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EPA Report: Pharmaceuticals and Personal Care Products as Pollutants

Posted to OCA site 7/12/2004

From Terressentials Organic Body Care: Following are a few quotes from a very interesting report from the EPA titled "PPCPs as Environmental Pollutants - Pharmaceuticals and Personal Care Products (PPCP's) in the Environment: Overarching Issues and Overview" by Christian G. Daughton, Chief, Environmental Chemistry Branch, ESD/NERL, Office of Research and Development, Environmental Protection Agency, Las Vegas, NV 89119:

( the link to the full EPA report: )

"The fact that PPCPs can be introduced on a continual basis to the aquatic environment via treated and untreated sewage essentially imparts a quality of "persistence" to compounds that otherwise may not possess any inherent environmental stability -- simply because their removal/transformation (by biodegradation, hydrolysis, photolysis, etc.) is continually countered by their replenishment..."

"Perhaps more so than with any other class of pollutants, the occurrence of PPCPs in the environment highlights the intimate, inseparable, and immediate connection between the actions, activities, and behaviors of individual citizens and the environment in which they live. PPCPs, in contrast to other types of pollutants, owe their immediate origins in the environment directly to their worldwide, universal, frequent, highly dispersed, and individually small but cumulative usage by multitudes of individuals -- as opposed to the larger, highly delineated industrial manufacturing/usage of most high-volume synthetic chemicals. PPCPs enjoy true worldwide usage and concomitant potential for discharge to the environment. Their introduction to the environment has no geographic boundaries or climatic-use limitations as do many other synthetic chemicals. They are discharged to the environment wherever people (having access to medication or medical care) live or visit, regardless of season."

"Also note that the numerous ingredients in personal care products and the many bioactive compounds in "nutraceuticals" (e.g., the active ingredient[s] in St. John's wort) are not even considered here."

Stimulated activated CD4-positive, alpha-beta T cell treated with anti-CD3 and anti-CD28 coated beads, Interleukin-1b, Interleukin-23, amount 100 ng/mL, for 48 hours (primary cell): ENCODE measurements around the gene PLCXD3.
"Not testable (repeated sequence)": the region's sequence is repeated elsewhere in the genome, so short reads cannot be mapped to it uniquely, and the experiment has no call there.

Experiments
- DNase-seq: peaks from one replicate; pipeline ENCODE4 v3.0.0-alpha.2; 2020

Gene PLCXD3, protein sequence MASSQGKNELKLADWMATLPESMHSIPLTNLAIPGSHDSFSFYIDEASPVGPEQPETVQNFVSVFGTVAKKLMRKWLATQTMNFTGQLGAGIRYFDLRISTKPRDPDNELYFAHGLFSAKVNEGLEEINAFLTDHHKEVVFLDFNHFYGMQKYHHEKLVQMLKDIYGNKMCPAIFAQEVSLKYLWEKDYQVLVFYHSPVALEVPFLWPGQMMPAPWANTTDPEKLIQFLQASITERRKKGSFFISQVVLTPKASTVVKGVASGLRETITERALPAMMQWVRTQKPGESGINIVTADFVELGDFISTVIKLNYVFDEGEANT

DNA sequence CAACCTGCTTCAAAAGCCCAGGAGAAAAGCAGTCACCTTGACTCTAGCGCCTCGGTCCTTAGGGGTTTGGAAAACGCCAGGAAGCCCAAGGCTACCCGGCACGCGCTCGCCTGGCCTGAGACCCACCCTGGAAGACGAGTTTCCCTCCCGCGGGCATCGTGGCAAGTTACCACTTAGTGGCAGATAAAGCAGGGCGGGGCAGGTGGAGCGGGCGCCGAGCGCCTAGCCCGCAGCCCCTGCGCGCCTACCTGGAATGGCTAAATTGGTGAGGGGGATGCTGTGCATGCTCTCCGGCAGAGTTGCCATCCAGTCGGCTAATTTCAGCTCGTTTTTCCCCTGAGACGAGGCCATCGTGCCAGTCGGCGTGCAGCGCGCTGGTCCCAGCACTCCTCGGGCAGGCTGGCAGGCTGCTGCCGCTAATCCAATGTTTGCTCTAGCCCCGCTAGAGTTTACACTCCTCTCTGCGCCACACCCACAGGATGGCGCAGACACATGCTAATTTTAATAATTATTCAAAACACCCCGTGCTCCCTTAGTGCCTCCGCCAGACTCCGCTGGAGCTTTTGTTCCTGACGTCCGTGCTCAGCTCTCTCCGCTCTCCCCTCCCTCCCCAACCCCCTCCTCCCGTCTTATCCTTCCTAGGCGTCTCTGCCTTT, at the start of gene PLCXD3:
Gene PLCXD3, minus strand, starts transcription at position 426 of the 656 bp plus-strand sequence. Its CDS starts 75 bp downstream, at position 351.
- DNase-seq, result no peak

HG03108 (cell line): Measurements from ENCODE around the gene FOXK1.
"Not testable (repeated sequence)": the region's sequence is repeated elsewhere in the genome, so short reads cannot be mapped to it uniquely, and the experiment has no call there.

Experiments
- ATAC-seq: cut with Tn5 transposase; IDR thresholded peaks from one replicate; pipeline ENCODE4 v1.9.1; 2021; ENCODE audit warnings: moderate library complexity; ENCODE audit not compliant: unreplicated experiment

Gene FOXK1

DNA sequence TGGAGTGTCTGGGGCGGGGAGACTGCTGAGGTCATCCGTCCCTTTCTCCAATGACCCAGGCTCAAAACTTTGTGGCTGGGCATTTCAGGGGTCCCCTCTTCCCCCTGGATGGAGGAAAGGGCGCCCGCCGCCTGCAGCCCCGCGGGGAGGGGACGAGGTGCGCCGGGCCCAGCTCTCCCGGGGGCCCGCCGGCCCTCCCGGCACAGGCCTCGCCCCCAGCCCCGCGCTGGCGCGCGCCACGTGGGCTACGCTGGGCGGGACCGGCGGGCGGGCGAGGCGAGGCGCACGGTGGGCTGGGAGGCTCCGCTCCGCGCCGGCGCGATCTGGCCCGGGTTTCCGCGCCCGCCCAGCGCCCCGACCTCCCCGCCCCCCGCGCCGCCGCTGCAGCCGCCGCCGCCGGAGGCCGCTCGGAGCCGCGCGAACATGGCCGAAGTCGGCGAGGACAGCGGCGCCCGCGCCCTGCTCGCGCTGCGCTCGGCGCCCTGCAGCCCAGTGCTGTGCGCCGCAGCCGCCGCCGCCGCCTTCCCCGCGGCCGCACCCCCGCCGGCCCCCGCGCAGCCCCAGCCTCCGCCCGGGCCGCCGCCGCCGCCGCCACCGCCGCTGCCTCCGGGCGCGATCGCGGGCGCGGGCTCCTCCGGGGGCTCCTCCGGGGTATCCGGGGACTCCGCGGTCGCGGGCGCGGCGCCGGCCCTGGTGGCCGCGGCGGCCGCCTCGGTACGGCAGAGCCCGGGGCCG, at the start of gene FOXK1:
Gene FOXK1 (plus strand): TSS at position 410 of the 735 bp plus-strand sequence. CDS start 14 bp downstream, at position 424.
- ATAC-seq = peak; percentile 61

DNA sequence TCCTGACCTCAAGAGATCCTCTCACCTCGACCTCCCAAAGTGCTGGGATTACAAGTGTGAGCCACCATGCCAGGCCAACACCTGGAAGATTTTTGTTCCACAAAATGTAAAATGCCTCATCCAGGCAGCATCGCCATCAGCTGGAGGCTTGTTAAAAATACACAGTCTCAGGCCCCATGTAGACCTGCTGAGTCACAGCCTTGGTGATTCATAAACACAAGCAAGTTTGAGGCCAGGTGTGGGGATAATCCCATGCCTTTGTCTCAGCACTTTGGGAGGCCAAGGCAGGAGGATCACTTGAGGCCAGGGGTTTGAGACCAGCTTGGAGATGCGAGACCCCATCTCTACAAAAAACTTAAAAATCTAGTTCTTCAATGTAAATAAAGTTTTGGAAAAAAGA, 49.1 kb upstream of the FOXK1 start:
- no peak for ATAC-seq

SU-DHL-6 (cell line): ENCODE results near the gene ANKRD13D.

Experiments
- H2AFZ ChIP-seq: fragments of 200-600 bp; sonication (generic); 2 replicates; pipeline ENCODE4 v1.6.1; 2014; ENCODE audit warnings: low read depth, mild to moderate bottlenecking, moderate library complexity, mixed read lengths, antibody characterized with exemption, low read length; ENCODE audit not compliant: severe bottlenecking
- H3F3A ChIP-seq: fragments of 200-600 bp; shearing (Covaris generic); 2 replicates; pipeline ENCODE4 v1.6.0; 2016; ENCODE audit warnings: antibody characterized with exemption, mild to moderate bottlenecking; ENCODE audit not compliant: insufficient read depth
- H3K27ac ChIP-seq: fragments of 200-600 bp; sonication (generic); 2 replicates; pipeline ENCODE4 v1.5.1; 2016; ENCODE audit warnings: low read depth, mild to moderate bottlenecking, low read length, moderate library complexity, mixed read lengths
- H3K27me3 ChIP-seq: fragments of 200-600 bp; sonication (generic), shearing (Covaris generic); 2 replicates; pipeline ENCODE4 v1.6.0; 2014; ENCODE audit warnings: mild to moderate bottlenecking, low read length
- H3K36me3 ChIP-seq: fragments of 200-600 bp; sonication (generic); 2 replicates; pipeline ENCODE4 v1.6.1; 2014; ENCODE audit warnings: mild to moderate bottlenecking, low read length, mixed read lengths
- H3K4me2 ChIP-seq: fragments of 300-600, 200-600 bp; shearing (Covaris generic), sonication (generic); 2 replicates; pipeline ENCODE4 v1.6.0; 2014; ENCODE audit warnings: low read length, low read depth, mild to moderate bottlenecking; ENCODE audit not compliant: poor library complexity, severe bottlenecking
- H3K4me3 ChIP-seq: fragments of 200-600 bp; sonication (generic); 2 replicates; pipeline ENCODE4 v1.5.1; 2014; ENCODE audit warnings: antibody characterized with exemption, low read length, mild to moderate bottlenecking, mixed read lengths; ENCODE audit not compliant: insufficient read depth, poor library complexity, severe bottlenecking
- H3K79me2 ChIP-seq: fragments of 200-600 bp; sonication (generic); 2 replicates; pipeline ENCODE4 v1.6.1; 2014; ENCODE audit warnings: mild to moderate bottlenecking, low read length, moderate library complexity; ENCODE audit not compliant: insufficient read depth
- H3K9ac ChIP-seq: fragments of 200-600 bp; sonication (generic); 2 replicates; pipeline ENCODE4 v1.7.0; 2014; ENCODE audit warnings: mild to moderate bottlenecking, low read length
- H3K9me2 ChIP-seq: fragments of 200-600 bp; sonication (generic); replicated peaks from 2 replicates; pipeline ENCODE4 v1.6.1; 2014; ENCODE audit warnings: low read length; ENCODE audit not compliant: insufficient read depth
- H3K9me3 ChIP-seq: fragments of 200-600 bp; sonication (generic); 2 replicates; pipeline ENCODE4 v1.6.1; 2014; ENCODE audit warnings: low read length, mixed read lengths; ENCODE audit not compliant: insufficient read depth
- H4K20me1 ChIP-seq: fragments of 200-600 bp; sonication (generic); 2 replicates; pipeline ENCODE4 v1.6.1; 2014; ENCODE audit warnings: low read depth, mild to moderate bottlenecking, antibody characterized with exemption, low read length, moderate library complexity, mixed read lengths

"Sewage and domestic wastes are the primary sources of PPCPs in the environment (posing concerns for drinking water supplies?): These bioactive compounds are continually introduced to the environment (primarily via surface and ground waters) from human and animal use largely through sewage treatment works systems (STWs), failed septic fields, leaking underground sewage conveyance systems, and wet-weather runoff -- either directly by bathing/washing/swimming (via discharge of externally applied PPCPs, such as fragrances or sun-screen agents, or those excreted in sweat) or indirectly by excretion in the feces or urine of unmetabolized parent compounds. Bioactive metabolites (including reconvertible conjugates) are also excreted. "

"Aquatic organisms -- captive to continual, life-cycle chemical
exposures: Any chemical introduced to the aquatic domain can lead to continual exposure for aquatic organisms. Chemicals that are continually infused to the aquatic environment essentially become "persistent" pollutants even if their half-lives are short. Their supplies are continually replenished and this leads to life-long multi-generational exposures for aquatic organisms."

"Could subtle effects accrete to unnoticed change? A major issue yet to be addressed by ecotoxicological science...Subtle, unnoticed effects could accumulate over time until any additional incremental burden imposed by a new, unrelated stressor could possibly trigger sudden collapse of a particular function or behavior across a population...In a range of articles on behavioral and neuro toxicology (see 45,46, and references cited therein), a cogent argument is presented that neurobehavioral effects (with humans being the subjects of concern) are particularly apt to display with such subtlety that they can escape detection by conventional quantitative approaches."

"Finally, there are potential, intangible benefits in being proactive versus reactive -- the Precautionary Principle - the principle of precautionary action that redistributes the burden of proof ("reverse
onus") because the science required for truly and fully assessing risks lags far behind the requisite supporting science (e.g., see:"

"Importance of Individual Action: EDUCATE public on (i) how their individual actions, activities, and behaviors each contributes to the burden of PPCPs in the environment, (ii) how PPCPs can possibly affect aquatic biota (and even impact drinking water)"

Here are a few additional tidbits from a second EPA report "Pharmaceuticals and Personal Care Products in the Environment: Agents of Subtle Change?" also by Christian G. Daughton and Thomas A. Ternes
of the Environmental Sciences Division, U.S. Environmental Protection Agency (about endocrine disruptors in personal care products):

( the link to the full EPA report )

"Fragrances (musks) are ubiquitous, persistent, bioaccumulative pollutants that are sometimes highly toxic; amino musk transformation products are toxicologically significant. Synthetic musks comprise a series of structurally similar chemicals (which emulate the odor but not the structure of the expensive, natural product from the Asian musk